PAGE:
These stories ran the gamut and included topics on Social Justice, looking deep into issues that inspire, challenge and entertain; Uncommon Women, compelling women-centered narratives, with female protagonists designed to appeal to a female and male audience; Loving, diverse films about issues of love and relationships of all kind; Documentaries set to stories based on the plight of the real world and real people; Comedy, written to amuse and heal the soul through laughter and Drama, intrigue, suspense and complicated characters presented in stories that portray realistic characters in conflict

At the BHERC Youth Diversity Film Festival, more than 200 students from across Los Angeles and Baltimore, Maryland came together to screen 23 short films written and directed by their peers addressing concerns and challenges faced by today’s youth.

“This year I was excited that we screened films to simulate young artist to think about robotics, technology and science, in addition to films depicting issues facing humanity today,” noted Evers-Manly.

Record attendance was noted again Saturday Evening at BHERC’s presentation of “An Evening with Films With A Purpose,” featuring the Premiere of two newly completed movies produced by Films With A Purpose (FWAP) at the Harmony Gold Preview House in Hollywood, California.

“Wild Roots”, a gritty 22-minute short film by first-time filmmaker, writer/director Sir Wormley received rave applause by viewers. The film focuses on the life of a reformed gang member who gets out of jail and wants to change his life around, but the “hood” won’t let him go easily.

The young filmmaker of “Wild Roots”, Sir Wormley, born and raised in North Long Beach, CA, was on hand to talk about his film and finding his passion for writing while incarcerated. Further telling the audience that since 2013, he has attended programs sponsored by BHERC, which inspired him to become a filmmaker. With little to no experience, his dream to take part in the festival came true. “Wild Roots” was written, directed and co-produced by Sir Terrell Wormley with Lionel J. Ball, Jr. as producer.

The second film that premiered, “Child Support”, written and directed by Alcee H. Walker was equally well received by a multi-generational audience. An 8-minute story showcased how young girls struggle to find emotional outlets through the lens of school violence. With bullying today at epidemic proportions, students in middle school find it difficult to focus on their classwork, preparing for high school, participating in sports, and extracurricular activities.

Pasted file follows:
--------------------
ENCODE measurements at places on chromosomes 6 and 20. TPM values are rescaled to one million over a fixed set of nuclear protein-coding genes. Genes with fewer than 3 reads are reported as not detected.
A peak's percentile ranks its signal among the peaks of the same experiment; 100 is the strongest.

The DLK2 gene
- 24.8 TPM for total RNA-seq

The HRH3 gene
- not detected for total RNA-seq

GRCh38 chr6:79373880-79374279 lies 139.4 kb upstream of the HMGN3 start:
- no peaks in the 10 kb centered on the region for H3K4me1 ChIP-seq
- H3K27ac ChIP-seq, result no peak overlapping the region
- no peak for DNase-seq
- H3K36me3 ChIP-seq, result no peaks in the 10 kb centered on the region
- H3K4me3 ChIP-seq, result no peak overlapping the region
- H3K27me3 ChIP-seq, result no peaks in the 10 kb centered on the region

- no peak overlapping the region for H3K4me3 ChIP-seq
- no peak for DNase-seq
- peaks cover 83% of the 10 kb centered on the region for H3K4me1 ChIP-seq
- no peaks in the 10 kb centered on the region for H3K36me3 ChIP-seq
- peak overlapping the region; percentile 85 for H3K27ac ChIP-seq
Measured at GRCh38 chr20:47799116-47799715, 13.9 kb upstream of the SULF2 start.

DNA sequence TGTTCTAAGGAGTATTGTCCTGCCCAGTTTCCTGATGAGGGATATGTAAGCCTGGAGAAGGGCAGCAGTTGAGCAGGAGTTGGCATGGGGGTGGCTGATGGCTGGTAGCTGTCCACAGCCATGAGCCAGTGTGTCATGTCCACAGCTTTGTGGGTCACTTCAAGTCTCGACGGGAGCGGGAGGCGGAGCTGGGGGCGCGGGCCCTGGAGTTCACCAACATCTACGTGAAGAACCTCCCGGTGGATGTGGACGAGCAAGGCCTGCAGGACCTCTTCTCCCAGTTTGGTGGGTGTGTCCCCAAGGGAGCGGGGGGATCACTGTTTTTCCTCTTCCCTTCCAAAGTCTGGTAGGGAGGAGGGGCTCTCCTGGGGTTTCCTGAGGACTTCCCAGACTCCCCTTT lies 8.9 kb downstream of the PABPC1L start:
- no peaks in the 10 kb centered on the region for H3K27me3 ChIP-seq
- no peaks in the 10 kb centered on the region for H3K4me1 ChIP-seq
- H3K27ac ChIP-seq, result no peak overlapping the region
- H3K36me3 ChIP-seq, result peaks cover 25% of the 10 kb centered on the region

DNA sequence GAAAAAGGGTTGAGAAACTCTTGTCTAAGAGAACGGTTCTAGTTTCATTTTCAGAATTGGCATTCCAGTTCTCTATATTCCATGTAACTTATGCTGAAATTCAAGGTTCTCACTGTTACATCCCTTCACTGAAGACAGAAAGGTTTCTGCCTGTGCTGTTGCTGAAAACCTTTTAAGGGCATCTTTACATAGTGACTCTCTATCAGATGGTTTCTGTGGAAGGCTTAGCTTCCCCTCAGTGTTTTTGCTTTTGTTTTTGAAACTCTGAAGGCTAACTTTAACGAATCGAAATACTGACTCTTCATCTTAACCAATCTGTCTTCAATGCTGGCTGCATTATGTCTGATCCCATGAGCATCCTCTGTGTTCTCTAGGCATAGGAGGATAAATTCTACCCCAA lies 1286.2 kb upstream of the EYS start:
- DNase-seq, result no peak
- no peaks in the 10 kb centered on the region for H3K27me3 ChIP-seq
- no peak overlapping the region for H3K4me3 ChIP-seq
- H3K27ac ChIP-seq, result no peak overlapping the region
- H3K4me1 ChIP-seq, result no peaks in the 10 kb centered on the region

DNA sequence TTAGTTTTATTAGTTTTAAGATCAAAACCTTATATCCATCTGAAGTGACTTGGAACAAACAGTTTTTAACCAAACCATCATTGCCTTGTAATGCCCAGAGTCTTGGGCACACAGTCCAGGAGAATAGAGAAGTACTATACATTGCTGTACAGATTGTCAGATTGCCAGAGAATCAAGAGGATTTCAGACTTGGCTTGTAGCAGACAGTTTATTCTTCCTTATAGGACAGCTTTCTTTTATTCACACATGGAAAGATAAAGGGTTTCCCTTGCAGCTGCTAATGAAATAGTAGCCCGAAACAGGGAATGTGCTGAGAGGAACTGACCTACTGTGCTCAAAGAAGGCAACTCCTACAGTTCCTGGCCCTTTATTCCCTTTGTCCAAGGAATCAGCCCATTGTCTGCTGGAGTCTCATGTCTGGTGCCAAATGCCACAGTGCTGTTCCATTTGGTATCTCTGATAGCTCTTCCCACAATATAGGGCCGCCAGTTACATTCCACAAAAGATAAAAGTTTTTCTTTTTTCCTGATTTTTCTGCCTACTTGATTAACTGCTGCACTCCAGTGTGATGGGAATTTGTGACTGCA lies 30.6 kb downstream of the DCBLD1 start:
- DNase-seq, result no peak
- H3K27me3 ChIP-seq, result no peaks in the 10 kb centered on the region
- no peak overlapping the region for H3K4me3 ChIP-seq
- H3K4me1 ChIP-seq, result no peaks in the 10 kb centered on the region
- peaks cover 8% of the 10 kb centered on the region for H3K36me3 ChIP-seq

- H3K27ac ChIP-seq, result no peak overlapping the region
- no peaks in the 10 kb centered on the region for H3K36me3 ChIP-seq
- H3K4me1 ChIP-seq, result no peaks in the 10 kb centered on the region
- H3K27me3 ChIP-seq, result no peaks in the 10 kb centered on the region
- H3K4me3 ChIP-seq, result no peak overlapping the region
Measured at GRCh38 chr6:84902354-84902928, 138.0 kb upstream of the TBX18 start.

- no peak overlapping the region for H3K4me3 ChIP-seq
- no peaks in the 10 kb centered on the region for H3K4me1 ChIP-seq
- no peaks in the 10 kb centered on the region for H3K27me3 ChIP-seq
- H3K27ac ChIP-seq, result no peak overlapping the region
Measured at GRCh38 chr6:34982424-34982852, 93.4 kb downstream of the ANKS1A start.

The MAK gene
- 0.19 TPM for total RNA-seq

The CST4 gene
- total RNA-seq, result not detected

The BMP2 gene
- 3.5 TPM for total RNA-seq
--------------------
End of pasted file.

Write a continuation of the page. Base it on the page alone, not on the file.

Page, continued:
In this poignant film, the viewer is witness to how students are placed in the middle of their parents’ struggles and compete with their siblings for emotional support while simultaneously facing bullies at school. Notably, the cast was recruited through an Instagram post that drew submissions from all over the country. “Child Support” was written and directed by Alcee H. Walker with Sandra Evers-Manly as executive producer and Raymond Knudsen and Dawn Han as producers.

“Alcee H. Walker” is an African American film director from West Palm Beach, FL, who attended public schools of Palm Beach County and graduated from Inlet Grove High School in Riviera Beach, FL. After high school, Alcee attended St. Lawrence University in Canton, NY and graduated in 2011 with a BFA degree in Performance and Communications and a minor in Education.

(L-to-R) Alcee Walker, Satie Gossett and Sir Terrell Wormley

(L-to-R) Alcee Walker, Satie Gossett and Sir Terrell Wormley

Closing out the evening was an encore presentation of the first film produced by FWAP, “Forgiveness”. This story features a young man, who upon learning about slavery in his class, declares that the President needs to make a national apology for America’s involvement in slavery. This 25-minute short film was written and directed by Satie Gossett, a Los Angeles based writer, director, and producer.

Satie is best known for the comedic short film, “Jewtholic”, a religious comedy narrated by his father, Louis Gossett, Jr. He also directed Departure, a short film, which was featured at the MacWorld Conference in San Francisco. The film shot exclusively with an iPhone 4S screened at the Cannes Film Festival along with another of his short films, 10 Minutes, starring Glenn Plummer and Kent Faulcon. Satie completed this latest short film, “Forgiveness”, which screened at the Congressional Black Caucus in Washington, DC, won awards at the 2016 Ocktober Film Festival and the 2016 Malibu Film Festival. The film has also been accepted into the 2017 Indie Night and Pan African Film Festivals in Los Angeles, CA., as well as the Toronto Black Film Festival, in Toronto, Canada.

The festival concluded Sunday evening after a full day of screenings with a sold-out crowd at the festival’s soul food Networking Reception, featuring a variety foods that originated from the African American Culture, great conversation and business connections.

Founded in 1996 by Sandra Evers-Manly, BHERC is a nonprofit, public benefit organization designed to advocate, educate, research, develop, and preserve the history and future of Blacks in film and television. Celebrate the artistry by supporting our filmmakers, with diverse topics, stories, techniques and broad themes multi-layered with humor, drama and reality.

For more information about BHERC log on to www.bherc.org or call. Join the First Weekend Club and find out how you can support diverse film making.